Acta Scientific Microbiology (ISSN: 2581-3226)

Review Article Volume 4 Issue 12

Plants Learn and Remember Through Association

Mehmet Eraslan*

Molecular Biology and Genetics, Turkey

*Corresponding Author: Mehmet Eraslan, Molecular Biology and Genetics, Turkey.

Received: November 05,2021 ; Published: November 25, 2021


Plants were researched to discover how they learn and remember without using their brains. The concentrations of specific chemicals (K+, Ca+, etc. channels), the kind of stress encountered, and the symbiotic connection (mycorrhizal fungal networks) between them all affect learning and memory processes. Based on a study of mycorrhizal fungal networks that connect the roots of trees in forests, there is evidence of tree cognition, microbiome cooperation, and forest intelligence. The plants learnt by reacting to various stimuli in a consistent manner. Many plants can tell the difference between day and night. Plants' biological clocks are sensitive to light, which can cause the rhythm to reset. Plant learning and memory might be aided by epigenetic-related processes. The relevance of epigenetics in these processes stems from its relationship with the environment and the ability to reverse the phenotypic changes more readily it causes as compared to those caused by direct DNA sequence alterations.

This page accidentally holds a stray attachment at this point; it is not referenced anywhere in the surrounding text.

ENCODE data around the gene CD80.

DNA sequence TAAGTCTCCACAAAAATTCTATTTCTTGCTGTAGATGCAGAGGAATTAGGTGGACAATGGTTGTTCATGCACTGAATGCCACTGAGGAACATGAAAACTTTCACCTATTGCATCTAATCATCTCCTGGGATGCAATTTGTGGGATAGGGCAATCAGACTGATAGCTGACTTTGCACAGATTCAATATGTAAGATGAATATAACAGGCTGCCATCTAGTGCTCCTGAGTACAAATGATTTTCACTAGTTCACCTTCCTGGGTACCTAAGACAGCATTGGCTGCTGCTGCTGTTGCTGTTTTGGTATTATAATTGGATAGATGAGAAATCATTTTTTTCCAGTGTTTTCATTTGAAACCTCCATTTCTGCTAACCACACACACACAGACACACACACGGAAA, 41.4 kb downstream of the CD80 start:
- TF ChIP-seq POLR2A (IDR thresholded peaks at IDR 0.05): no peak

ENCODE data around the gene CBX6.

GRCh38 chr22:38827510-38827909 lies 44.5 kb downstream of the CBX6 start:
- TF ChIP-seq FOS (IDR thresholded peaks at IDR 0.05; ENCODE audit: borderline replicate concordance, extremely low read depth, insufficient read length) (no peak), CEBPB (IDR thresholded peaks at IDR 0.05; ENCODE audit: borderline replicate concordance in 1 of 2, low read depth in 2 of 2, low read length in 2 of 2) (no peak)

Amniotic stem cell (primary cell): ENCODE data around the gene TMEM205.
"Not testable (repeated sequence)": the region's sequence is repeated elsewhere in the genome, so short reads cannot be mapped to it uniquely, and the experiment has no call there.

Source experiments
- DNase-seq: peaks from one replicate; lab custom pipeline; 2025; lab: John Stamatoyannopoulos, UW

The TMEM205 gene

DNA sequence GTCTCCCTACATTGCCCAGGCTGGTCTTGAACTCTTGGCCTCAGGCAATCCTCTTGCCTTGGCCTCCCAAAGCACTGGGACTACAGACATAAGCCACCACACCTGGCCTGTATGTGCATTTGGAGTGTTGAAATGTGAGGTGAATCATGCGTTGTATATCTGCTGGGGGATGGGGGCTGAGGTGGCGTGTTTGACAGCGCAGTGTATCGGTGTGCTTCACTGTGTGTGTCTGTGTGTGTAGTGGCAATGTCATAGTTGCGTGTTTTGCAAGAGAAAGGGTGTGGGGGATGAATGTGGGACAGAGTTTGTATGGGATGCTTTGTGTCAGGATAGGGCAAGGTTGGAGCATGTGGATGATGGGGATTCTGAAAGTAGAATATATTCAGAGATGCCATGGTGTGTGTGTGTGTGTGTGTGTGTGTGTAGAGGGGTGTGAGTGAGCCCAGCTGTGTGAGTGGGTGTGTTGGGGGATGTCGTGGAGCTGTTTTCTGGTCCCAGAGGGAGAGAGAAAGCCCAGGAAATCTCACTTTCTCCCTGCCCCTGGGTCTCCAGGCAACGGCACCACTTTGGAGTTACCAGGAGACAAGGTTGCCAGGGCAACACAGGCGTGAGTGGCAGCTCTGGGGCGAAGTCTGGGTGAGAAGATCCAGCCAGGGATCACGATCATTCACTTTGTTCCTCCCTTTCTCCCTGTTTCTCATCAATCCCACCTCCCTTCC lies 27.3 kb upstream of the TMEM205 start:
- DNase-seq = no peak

Keywords: Ca+ Ions; Brain; Action Potential; Root-brain; Voltage-gated K+ Channels; Molecular Memory; Hopfield-like; Neural Network; Stress; Communication; Mycorrhizal Network; TEs Element; Epigenetic


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Citation: Mehmet Eraslan. “Plants Learn and Remember Through Association”. Acta Scientific Microbiology 4.12 (2021): 91-100.


Copyright: © 2021 Mehmet Eraslan. This is an open-access article distributed under the terms of the Creative Commons Attribution License, which permits unrestricted use, distribution, and reproduction in any medium, provided the original author and source are credited.


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